Trinity Western University v. Law Society of Upper Canada, 2016 ONCA 518

In a unanimous decision, Justices MacPherson, Cronk and Pardu of the Ontario Court of Appeal upheld the Law Society of Upper Canada's (the "Law Society" and "LSUC") decision to deny accreditation to Trinity Western University's ("TWU") proposed law school. TWU requires as a condition of admission that applicants sign a Community Covenant pledging, among other things, to abstain from sexual intimacy outside of heterosexual marriage. The Law Society engaged in an unprecedented process and lengthy debate which was followed by a majority vote against accreditation. The key issue before the Court was whether the Law Society's decision to deny accreditation reasonably balanced TWU's freedom of religion with the Law Society's public interest mandate; in particular, the public interest in ensuring LGBTQ students have access to every accredited law school. Writing for the Court, Justice MacPherson held (at para. 129):

In my view, the answer to this question is 'Yes', indeed 'Clearly yes'.

The Court upheld all aspects of the decision of the Ontario Divisional Court (2015 ONCA 4250), which had upheld the Law Society's decision on TWU's application for judicial review. The Court agreed with the lower court that the Law Society's decision infringed TWU's freedom of religion. However, it found that the Law Society's benchers reasonably balanced that infringement with the public interest in maintaining merit as the only criterion for entry into the legal profession, thereby ensuring equality of opportunity in access to the legal profession in Ontario.

The Court also agreed with the Divisional Court that the Supreme Court of Canada's decision in Trinity Western University v. British Columbia College of Teachers, 2001 SCC 31 was not binding precedent in this case because it was distinguishable on its facts.

The Court of Appeal also concurred with the Divisional Court that the standard of review of the Law Society's decision was reasonableness. The question of accreditation was squarely within the Law Society's statutory mandate, and as such a presumption of reasonableness applied. The balancing the Law Society engaged in was fact specific and was not a true question of jurisdiction or a question of central importance to the legal system, and therefore the presumption of reasonableness was not displaced. In addition, the Court found that the Law Society's decision had to be assessed from the entire record before the Law Society to determine whether the decision was reasonable, and not by focusing on benchers' speeches in minute detail.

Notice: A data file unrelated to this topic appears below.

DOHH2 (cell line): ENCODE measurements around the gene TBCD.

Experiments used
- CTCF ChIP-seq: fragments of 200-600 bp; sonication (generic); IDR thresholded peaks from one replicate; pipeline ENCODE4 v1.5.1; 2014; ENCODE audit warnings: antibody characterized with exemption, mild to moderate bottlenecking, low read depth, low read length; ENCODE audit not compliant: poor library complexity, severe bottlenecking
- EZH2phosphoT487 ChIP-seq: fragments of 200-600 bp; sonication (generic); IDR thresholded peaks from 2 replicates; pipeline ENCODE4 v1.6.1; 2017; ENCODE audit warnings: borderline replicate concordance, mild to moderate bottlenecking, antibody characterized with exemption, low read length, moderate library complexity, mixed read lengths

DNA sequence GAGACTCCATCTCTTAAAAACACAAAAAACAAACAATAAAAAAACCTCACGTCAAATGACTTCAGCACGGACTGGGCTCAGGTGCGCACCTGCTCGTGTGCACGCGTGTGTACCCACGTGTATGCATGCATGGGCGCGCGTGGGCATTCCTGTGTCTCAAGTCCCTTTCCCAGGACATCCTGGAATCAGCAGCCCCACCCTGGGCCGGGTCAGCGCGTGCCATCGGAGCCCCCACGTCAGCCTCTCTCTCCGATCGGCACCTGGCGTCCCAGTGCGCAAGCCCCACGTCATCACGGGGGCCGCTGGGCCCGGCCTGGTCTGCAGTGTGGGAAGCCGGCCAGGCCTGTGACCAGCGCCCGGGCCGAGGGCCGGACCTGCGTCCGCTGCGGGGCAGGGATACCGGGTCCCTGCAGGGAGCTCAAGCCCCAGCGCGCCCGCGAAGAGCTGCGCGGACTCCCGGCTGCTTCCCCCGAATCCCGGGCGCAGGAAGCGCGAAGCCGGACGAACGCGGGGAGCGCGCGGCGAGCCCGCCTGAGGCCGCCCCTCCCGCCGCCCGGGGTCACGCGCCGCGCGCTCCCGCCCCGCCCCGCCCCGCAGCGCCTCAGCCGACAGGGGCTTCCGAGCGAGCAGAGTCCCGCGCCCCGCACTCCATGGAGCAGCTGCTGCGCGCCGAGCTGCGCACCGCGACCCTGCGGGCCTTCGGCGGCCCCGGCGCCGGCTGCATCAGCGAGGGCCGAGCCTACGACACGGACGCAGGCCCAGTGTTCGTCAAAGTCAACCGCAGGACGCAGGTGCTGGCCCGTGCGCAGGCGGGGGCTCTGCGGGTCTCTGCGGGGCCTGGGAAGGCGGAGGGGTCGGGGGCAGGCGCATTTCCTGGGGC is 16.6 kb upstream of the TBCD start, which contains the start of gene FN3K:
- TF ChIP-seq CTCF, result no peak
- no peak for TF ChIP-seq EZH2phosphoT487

The Court held that the Law Society's decision infringed TWU's freedom of religion, finding that a broad reading of freedom of religion was appropriate in the circumstances. On that basis, the Court held the denial of accreditation would make it harder for TWU to attract students to its law school, which infringed its ability to express its religion.

Notwithstanding this finding, the Court went on to find that the Law Society had an obligation to govern the legal profession in the public interest. It further found that in setting and maintaining standards of learning, professional competence and professional conduct, the Law Society was entitled to do so against the backdrop of the composition of the legal profession, including the desirable goal of promoting a diverse profession (at para.109):

It follows that one of the LSUC's statutory objectives is to ensure the quality of those who practise law in Ontario. Quality is based on merit, and merit excludes discriminatory classifications… the LSUC over its long history has strived to remove discriminatory barriers to access to the legal profession.

In examining the balancing exercise undertaken by the Law Society, the Court held that TWU's admission policy was clearly discriminatory (at para. 119):

My conclusion is a simple one: the part of TWU's Community Covenant in issue in this appeal is deeply discriminatory to the LGBTQ community, and it hurts.

Consequently, the Court held that if the Law Society accredited TWU, members of the LGBTQ community would have a diminished opportunity for admission to the Ontario bar, and that the Law Society was entitled to consider this discriminatory effect when evaluating whether it was in the public interest to accredit TWU's proposed law school. The Court considered this in the context of the Law Society's history of ensuring the only criterion for admission to the Ontario bar was merit.

Ultimately, the Court held that the benchers' speeches showed that the Law Society had engaged in a thoughtful and thorough balancing of the rights at issue: "a full reading of the 29 speeches leaves a reader impressed." (para. 124). Indeed, the Court noted that the process adopted by the Law Society to consider TWU's application was "excellent" (para. 122). The Court ultimately found that the Law Society's decision not to accredit TWU was a reasonable outcome.

This is the first decision of an appellate court on this issue in Canada, but it will not be the last. The law societies in Nova Scotia and British Columbia also denied TWU accreditation, and judicial review proceedings of those decisions were brought by TWU. The lower courts in both those provinces struck down their respective law societies' decisions, and appeals were heard in Nova Scotia in April 2016 and in British Columbia in June 2016.